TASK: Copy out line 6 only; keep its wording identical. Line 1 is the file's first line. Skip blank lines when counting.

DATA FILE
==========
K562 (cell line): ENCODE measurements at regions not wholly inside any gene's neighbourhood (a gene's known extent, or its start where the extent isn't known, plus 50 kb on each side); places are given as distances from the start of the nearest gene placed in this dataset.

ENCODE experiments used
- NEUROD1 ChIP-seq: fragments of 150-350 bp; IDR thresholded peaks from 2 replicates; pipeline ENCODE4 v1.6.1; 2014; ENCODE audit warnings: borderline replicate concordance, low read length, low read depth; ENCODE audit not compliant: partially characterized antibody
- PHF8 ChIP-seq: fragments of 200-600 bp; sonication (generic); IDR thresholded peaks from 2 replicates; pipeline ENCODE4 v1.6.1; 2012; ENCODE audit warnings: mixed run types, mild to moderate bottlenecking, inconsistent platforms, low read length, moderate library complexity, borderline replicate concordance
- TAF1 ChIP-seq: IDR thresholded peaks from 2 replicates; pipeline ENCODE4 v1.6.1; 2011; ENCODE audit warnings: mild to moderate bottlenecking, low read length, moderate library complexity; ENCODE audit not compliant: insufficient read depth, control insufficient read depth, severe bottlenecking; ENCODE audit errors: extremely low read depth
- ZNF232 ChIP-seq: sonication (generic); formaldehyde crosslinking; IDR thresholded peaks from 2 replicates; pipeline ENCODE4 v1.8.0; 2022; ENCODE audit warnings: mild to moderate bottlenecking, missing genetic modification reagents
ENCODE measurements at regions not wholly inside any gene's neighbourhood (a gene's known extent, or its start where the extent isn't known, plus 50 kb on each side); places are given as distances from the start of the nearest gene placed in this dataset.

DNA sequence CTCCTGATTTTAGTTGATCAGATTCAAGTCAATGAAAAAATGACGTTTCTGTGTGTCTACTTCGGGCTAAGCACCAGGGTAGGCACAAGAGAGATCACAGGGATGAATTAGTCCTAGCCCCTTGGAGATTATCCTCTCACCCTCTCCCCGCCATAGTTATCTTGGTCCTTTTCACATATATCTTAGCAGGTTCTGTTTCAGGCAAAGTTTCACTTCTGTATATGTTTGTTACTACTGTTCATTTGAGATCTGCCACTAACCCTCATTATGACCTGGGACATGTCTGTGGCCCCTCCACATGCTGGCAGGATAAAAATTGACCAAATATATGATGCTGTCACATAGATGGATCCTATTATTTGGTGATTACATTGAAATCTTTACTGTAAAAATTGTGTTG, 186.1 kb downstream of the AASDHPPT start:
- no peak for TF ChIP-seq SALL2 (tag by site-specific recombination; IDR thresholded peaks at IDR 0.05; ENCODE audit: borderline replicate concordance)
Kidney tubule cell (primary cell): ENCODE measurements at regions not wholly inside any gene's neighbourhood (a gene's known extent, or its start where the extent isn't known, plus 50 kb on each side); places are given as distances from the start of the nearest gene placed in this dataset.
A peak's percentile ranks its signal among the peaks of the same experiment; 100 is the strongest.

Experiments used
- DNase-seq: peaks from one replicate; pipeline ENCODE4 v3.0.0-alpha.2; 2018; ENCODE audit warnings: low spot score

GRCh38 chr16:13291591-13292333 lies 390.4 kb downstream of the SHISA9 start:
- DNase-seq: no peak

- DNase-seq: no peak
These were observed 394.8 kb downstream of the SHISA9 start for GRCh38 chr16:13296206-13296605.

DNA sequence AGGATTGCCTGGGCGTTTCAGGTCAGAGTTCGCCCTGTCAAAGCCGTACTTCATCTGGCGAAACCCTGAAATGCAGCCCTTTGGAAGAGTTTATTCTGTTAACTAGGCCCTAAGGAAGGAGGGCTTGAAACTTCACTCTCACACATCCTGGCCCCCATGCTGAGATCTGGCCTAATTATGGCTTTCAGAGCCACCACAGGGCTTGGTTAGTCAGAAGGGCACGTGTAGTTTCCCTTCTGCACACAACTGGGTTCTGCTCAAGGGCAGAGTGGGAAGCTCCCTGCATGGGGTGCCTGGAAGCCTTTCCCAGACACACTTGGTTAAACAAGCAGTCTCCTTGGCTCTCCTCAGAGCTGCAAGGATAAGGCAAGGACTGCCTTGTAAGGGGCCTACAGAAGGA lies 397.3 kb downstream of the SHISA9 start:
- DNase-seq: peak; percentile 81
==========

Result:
- ZNF232 ChIP-seq: sonication (generic); formaldehyde crosslinking; IDR thresholded peaks from 2 replicates; pipeline ENCODE4 v1.8.0; 2022; ENCODE audit warnings: mild to moderate bottlenecking, missing genetic modification reagents